In an interview with Domestico, he emphasized the liberating volume of content that was needed to create the Modernism Lab, explaining that it encouraged students and scholars alike to share more provisional content, and to open themselves up to feedback at an early, more vulnerable stage of composition. Generally, he explains, and particularly with graduate students, people can become isolated during the writing process, and unwilling to share their works-in-progress for fear of revealing flaws oropening themselves up to criticism prematurely.

Domestico argues this stems the flow of ideas which conversation and collaboration can facilitate, which is crucial to creating not only the most thorough end-product, but also a more enjoyable, community-based way of working. Because it forces you to do work, it forces you to be in conversation with other people, other ideas. Interestingly, this mode of creativity and collaboration replicates the way this period of literature was produced:. Eliot with Leonard, or something like that…talking to another modernist about another modernist.

So network theory is important to modernist studies right now, and modernists themselves were a very networked movement. The structure and collaborative nature of the Modernism Lab, though perhaps imperfectly realized, draws on this value for connectivity and conversation in writing and engaging with literature. It can be described in much the same way that these modernist circles can be described: a group of enthusiastic people talking to each other, printing each other, and connecting each other to friends who could help them.

The web-presence of the Modernism Lab enables a new kind of connectivity in scholarship, and particularly in humanities scholarship. One of the founding goals of this project was to tap into this spirit of collaboration and community and create a more outward-looking kind of humanities scholarship, as Domestico described. Both agree that the accessibility of the Modernism Lab online has generated a much wider and more informal audience, facilitating access to the material and breaking down the often insular nature of humanities academia.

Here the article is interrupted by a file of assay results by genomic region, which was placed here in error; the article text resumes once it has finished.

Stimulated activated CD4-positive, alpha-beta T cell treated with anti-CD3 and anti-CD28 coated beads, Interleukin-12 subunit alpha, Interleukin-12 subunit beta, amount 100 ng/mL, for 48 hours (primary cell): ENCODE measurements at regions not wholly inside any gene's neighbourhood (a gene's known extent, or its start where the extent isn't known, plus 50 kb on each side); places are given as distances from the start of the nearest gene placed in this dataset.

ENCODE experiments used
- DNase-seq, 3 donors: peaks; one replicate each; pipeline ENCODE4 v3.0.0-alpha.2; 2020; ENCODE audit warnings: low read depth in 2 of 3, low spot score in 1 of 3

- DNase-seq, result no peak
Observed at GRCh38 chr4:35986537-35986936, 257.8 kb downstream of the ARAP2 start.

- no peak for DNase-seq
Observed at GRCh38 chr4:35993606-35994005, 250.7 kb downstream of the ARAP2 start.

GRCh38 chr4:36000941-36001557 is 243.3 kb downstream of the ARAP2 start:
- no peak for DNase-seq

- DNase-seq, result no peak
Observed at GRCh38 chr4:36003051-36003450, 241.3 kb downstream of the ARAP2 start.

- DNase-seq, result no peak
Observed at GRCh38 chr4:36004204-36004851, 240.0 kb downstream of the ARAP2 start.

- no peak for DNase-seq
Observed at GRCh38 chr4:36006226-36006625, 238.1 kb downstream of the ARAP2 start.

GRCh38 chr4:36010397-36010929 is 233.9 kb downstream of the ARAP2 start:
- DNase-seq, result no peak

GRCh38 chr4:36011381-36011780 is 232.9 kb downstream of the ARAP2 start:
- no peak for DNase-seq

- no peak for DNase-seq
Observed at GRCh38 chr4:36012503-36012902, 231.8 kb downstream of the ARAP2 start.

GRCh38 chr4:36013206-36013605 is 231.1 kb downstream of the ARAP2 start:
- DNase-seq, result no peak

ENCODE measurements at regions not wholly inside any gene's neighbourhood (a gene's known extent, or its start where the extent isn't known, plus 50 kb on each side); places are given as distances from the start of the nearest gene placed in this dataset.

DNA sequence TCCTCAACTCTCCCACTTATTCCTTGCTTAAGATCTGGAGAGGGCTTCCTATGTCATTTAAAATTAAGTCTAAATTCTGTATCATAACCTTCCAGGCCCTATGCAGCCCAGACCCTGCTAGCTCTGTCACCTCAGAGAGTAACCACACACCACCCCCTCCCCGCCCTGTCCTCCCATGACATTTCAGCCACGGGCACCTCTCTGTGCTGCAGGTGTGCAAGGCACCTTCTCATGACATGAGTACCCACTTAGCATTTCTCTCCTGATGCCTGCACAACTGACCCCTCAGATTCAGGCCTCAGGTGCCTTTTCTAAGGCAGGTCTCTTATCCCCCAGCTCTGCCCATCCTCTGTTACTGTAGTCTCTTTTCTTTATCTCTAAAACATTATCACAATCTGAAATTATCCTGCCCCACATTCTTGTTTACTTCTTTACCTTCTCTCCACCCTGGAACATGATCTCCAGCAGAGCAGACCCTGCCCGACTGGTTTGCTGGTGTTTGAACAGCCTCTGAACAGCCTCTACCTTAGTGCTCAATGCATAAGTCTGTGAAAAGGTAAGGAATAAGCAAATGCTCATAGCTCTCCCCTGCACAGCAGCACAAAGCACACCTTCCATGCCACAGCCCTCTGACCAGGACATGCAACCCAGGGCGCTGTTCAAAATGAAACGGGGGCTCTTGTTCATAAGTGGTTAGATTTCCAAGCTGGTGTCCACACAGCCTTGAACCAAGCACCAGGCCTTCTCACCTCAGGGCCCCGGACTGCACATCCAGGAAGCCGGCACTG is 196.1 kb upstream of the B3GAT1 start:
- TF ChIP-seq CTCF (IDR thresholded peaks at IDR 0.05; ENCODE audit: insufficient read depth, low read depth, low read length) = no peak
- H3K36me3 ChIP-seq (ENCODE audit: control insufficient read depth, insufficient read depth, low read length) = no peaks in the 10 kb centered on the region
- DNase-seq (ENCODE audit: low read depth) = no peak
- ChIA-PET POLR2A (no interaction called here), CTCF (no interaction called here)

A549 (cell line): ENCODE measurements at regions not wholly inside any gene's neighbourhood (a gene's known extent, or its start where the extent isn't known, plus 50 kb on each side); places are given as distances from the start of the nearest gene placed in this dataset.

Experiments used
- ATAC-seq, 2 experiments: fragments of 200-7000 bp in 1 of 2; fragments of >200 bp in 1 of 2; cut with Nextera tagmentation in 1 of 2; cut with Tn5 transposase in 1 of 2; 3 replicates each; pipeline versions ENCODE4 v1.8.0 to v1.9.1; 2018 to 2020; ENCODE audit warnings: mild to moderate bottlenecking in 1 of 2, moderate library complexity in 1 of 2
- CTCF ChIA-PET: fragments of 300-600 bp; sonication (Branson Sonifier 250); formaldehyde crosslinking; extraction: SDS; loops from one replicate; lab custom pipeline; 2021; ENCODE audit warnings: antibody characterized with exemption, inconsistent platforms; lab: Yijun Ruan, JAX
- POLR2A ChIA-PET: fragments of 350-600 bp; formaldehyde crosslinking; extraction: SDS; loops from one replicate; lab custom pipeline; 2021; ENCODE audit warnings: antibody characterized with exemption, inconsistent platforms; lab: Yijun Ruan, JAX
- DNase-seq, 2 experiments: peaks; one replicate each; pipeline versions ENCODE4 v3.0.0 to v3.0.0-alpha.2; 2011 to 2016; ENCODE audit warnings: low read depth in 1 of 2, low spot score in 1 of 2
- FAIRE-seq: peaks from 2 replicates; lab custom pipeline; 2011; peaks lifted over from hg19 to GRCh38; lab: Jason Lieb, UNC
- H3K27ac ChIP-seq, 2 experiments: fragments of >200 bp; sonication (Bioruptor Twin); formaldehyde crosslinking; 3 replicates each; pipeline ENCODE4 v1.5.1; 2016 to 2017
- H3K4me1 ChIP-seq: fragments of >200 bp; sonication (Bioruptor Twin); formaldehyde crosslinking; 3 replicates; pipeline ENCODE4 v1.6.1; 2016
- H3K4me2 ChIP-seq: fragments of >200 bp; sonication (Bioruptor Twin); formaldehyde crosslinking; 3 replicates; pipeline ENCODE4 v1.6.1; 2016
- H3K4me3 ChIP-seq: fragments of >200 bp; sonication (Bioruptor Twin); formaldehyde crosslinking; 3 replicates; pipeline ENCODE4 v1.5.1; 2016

In our conversation, Domestico stressed the importance of provisional work, and the accessibility of that provisional work to feedback, in addition to its being more accessible in terms of being useful and understandable to a broader audience of non-specialists. Students were enthusiastic, and it was readily understandable what this project was meant to accomplish.

Joseph Conrad. Maya Jasanoff. V S Naipaul. Harriet E. Ford Madox Ford. Nella Larsen. Adam Kay. Charlie Mackesy. Margaret Atwood.

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Jeff Kinney. Horace Greasley. Elton John. Maggie Stiefvater. Rod Campbell.

Listen to Nostromo: A Tale of the Seaboard by Joseph Conrad at

Yuval Noah Harari. William Dalrymple. Eckhart Tolle. Sally Rooney. Tara Westover. Amor Towles. Louie Stowell. Bill Bryson. James Clear. Lee Child. Heather Morris. Cassandra Clare. Craig Smith. Carol McCloud. Jamie Oliver. Mark Manson. Simon Sinek. Scott Pape. Julie Andrews. Anne Glenconner. Roald Dahl. Johann Hari.

Nostromo : A Tale of the Seaboard (Classic Reprint)

Neal Shusterman. Eric Carle. Lucinda Riley. Giles Andreae.

Bernardine Evaristo. Emily Winfield Martin. Erin Morgenstern. Elizabeth Strout. Yotam Ottolenghi. Gail Honeyman.